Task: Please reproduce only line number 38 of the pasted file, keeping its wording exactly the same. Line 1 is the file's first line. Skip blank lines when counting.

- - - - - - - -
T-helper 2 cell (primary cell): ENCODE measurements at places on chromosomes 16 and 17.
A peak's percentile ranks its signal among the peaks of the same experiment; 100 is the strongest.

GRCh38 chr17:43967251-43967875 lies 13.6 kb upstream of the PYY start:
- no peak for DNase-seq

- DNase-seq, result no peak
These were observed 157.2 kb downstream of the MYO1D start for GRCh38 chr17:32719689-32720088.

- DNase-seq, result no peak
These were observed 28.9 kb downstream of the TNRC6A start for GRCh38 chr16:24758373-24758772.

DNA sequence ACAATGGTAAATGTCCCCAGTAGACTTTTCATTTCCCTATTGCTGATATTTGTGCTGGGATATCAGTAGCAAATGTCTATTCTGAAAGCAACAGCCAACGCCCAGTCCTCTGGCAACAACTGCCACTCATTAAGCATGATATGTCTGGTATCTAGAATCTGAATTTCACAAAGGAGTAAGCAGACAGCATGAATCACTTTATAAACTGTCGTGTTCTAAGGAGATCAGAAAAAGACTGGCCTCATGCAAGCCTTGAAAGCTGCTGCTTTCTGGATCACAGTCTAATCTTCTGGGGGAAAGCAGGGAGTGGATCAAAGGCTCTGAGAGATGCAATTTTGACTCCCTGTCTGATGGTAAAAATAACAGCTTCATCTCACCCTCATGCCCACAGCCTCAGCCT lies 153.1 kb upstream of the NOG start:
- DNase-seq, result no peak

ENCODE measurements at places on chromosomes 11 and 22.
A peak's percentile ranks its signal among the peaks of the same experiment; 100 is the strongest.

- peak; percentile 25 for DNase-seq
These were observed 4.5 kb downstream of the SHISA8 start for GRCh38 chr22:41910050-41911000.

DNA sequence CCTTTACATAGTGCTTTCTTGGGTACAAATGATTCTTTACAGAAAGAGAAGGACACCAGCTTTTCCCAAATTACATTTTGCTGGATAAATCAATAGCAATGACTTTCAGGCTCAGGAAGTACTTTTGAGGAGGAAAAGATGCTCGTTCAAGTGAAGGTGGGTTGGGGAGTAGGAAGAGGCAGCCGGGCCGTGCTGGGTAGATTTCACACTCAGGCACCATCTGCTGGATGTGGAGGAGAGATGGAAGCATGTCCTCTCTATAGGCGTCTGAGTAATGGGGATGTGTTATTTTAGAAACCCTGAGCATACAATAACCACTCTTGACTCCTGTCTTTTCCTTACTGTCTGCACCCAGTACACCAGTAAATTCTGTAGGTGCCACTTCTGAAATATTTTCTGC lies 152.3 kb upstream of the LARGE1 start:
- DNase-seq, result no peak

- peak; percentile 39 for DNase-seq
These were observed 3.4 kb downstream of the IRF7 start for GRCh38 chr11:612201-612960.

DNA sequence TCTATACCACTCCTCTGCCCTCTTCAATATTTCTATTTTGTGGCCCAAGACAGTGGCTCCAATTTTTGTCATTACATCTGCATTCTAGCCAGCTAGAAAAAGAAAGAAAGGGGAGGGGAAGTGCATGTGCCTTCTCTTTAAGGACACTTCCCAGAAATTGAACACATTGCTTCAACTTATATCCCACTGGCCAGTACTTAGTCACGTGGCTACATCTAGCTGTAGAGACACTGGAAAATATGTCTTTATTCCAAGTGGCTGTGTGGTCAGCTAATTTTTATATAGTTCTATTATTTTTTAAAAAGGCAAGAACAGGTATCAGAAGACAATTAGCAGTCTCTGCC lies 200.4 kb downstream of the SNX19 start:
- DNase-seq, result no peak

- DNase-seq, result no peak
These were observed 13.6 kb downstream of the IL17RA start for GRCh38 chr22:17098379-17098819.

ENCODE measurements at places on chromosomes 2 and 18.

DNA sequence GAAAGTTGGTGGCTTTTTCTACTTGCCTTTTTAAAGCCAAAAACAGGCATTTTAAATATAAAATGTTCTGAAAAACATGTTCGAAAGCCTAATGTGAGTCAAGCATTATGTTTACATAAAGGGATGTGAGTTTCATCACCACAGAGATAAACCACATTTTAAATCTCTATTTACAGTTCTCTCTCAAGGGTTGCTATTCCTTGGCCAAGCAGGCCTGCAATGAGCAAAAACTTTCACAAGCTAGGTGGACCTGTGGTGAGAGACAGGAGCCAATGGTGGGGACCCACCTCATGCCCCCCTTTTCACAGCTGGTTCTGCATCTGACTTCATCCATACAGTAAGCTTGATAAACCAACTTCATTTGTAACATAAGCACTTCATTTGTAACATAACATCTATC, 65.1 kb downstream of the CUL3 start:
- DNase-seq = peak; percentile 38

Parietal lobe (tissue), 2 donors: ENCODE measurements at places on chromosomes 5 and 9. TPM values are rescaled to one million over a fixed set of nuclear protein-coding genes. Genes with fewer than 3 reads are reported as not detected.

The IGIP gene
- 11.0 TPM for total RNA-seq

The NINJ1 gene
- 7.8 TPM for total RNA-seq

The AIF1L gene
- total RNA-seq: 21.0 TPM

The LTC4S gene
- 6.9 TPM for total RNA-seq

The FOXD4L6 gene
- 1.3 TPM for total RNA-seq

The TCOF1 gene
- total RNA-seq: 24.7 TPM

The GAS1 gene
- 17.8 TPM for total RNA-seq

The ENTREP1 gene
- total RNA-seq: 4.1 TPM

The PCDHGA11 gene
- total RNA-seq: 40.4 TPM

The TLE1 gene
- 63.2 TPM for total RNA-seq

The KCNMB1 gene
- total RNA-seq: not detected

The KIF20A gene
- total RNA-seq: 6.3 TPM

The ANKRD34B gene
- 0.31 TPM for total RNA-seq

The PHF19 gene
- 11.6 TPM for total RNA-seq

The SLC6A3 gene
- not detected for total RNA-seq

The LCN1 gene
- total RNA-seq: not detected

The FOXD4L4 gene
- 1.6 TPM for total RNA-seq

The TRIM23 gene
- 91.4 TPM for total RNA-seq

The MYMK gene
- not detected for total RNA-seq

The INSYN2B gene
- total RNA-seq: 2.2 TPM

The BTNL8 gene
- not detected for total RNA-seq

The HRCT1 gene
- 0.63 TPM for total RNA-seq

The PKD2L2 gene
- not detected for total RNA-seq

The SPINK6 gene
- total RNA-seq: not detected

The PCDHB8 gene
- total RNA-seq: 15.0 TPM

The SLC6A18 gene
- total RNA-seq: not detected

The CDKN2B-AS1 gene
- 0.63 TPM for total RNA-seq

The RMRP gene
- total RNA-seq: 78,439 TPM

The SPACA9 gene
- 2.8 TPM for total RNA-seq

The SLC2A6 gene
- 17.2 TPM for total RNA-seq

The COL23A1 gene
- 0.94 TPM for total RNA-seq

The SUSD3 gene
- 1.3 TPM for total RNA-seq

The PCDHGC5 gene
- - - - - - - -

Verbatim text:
- total RNA-seq: 24.7 TPM